Whether you walk on the road, slide on a marble, or push a sofa, everything is physics and physical components. Indeed force and momentum are one of the important concepts on which half of the physics laws lean on.

**Force vs Momentum**

The difference between force and momentum is that the force is the multiplication of mass of the body and acceleration applied on the body, while Momentum is a multiplication of mass of the body and the velocity. For any stationary object, the force can exist while the momentum of that same stationary object is zero.

The force means the external action of pushing or pulling something that changes the momentum of a body. The formula of force is MA, where M is the mass of the body and A is the acceleration applied.

The momentum, on the other hand, is the quantitative analysis of motion in the body—momentum changes with the constant acceleration. Also, momentum increases with time for an applied force.

**Comparison Table**

Parameters of Comparison | Force | Momentum |
---|---|---|

Definition | Force is the external action on the body that either shifts the body or not. | Momentum is the amount of motion in a moving body that instigates the movement. |

Direction | The direction depends upon acceleration. | The direction of momentum depends on velocity. |

Time | The increase in time eventually decreases the force amount if momentum is constant. | The increase in time increases the momentum. |

Contact with objects | It happens when the body comes in contact or not in contact. | It’s a result of an unbalanced force acting on a body. |

Formula | The formula of force is force = mass*acceleration. | The formula of momentum is momentum = mass*velocity. |

**What is Force?**

Force is an external action that changes the motion of the object. Like you push a sofa or push a car from behind, these types of forces that act on a body is a force.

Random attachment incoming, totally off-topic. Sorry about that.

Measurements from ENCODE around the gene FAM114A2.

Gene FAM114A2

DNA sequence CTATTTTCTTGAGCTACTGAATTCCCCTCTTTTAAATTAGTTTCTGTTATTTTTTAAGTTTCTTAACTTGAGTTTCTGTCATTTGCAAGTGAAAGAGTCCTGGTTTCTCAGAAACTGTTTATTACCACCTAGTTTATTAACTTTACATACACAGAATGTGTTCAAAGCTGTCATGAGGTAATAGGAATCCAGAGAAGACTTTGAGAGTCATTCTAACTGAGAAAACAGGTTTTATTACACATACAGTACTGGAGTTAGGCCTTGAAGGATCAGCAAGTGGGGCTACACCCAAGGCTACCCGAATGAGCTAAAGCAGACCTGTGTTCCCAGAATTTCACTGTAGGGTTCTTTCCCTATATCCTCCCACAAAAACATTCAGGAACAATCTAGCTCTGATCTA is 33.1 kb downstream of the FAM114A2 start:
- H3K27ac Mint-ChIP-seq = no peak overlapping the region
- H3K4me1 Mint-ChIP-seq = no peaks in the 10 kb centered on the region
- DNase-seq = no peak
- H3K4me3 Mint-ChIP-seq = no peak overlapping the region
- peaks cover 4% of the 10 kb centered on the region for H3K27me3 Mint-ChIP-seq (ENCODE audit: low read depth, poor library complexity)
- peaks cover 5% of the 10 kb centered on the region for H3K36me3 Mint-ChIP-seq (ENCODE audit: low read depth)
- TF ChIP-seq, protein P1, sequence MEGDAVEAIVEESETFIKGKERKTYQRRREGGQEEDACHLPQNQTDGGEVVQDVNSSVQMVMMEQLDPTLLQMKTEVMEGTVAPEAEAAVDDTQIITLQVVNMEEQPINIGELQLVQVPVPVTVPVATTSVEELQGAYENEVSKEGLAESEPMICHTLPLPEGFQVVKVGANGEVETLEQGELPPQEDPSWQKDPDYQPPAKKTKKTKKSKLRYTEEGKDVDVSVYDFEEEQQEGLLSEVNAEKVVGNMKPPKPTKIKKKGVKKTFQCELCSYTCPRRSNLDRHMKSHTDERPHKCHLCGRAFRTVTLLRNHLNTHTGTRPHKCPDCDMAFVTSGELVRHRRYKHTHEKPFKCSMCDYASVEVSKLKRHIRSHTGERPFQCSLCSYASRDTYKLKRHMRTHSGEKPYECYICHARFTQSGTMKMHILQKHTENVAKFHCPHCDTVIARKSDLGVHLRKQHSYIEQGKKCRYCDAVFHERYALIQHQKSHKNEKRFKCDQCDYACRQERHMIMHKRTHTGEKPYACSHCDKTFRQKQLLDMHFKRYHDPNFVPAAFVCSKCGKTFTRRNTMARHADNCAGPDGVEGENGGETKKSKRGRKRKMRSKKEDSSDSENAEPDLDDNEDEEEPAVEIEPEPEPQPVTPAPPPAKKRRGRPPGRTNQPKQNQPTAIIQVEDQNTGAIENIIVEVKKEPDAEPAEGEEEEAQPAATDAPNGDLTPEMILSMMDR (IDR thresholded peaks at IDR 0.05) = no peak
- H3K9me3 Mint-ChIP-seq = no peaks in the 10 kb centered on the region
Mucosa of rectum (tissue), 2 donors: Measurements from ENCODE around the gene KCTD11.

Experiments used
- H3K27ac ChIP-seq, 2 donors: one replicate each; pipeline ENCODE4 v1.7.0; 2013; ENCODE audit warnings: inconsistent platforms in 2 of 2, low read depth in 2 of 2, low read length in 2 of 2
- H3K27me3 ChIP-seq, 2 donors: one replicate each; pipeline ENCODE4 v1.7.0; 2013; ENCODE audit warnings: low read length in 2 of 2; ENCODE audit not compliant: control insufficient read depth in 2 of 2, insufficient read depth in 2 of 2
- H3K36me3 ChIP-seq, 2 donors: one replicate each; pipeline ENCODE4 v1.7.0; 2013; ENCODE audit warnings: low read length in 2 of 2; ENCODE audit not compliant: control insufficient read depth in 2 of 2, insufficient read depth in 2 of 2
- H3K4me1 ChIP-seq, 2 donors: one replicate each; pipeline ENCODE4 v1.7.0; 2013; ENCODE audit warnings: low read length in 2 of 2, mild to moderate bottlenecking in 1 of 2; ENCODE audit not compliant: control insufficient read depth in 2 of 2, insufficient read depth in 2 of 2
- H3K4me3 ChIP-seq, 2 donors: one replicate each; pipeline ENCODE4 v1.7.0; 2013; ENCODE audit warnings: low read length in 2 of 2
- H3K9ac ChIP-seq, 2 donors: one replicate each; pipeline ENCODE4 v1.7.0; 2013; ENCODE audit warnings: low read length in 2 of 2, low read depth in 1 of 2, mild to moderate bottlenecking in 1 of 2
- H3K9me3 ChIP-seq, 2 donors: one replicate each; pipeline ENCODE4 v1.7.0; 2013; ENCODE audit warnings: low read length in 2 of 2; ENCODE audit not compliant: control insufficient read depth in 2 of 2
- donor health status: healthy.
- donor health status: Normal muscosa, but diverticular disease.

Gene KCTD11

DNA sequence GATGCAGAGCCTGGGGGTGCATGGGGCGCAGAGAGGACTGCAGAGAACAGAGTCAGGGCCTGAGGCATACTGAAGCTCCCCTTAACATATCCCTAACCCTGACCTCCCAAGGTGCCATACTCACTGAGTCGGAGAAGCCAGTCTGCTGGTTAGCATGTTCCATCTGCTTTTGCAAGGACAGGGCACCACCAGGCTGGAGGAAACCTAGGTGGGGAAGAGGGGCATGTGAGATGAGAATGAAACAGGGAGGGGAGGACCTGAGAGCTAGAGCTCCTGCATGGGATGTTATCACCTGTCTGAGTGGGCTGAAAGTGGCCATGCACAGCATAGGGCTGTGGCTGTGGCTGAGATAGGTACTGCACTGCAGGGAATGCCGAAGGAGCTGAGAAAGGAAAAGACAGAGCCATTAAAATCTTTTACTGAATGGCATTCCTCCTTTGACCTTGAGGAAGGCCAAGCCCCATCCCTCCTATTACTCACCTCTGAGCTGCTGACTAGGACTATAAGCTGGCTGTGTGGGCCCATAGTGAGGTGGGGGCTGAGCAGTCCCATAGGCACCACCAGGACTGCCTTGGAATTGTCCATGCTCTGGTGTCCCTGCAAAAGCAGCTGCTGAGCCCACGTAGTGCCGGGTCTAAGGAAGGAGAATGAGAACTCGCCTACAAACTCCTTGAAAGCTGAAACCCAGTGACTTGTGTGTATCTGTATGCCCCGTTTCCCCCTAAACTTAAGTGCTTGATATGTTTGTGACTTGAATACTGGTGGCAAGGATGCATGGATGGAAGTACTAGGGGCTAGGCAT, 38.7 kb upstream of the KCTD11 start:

Thus Newton’s law is one of the important concepts in the physics world. It makes more than half of the physics. According to Newton, this law says that the net force applied to the object is equal to the rate at which its momentum changes with time.

It’s to be pushed it pulled so that it overrules the mass of the body to break the object state, which is on rest. Concepts like thrust, which accelerates the velocity, drag, that decreases, torque, pressure, mechanical stress, deformation, flow in fluids, equilibrium, gravitational force, rolling balls on inclined declined or on a plane surface is supported by this Newton’s law.

Force is a vector quantity. It means it will have a magnitude and direction both. Since acceleration is a vector quantity and mass is constant, it makes the force a vector quantity.

**What is Momentum?**

According to Newtonian mechanics, momentum or describing linear momentum, translational momentum or simply momentum is the multiplication of mass with velocity.

The formula of momentum is Momentum = mass * velocity. Newton’s 2nd law states that the body’s momentum is equal to the force applied to it. It depends upon the frame of reference.

Suppose you are playing pool. When you hit the cue ball to destroy the formation of those stripes and solids, it happens when the cue ball transfers its energy to those coloured balls—the momentum changes from zero to some value.

Formulas like Lagrangian, Hamiltonian mechanics allows one to choose a coordinate system that has symmetries and constraints. Here the general Momentum is a conserved quantity.

**Main Differences Between Force and Momentum**

- Force can be a result of when objects come in contact and even without coming in contact, while Momentum always an unbalanced force acting.
- The formula for force is force= mass* acceleration, while the formula for momentum is momentum= mass*velocity.

**References**

- https://books.google.com/books?hl=en&lr=&id=KemaBQAAQBAJ&oi=fnd&pg=PR7&dq=force&ots=EiyKMBPuS3&sig=VBFZhw0ZxIf_Y82FPO0JO4OpDyc
- https://onlinelibrary.wiley.com/doi/abs/10.1111/j.1540-6261.1996.tb05222.x

My name is Piyush Yadav, and I am a physicist passionate about making science more accessible to our readers. You can read more about me on my bio page.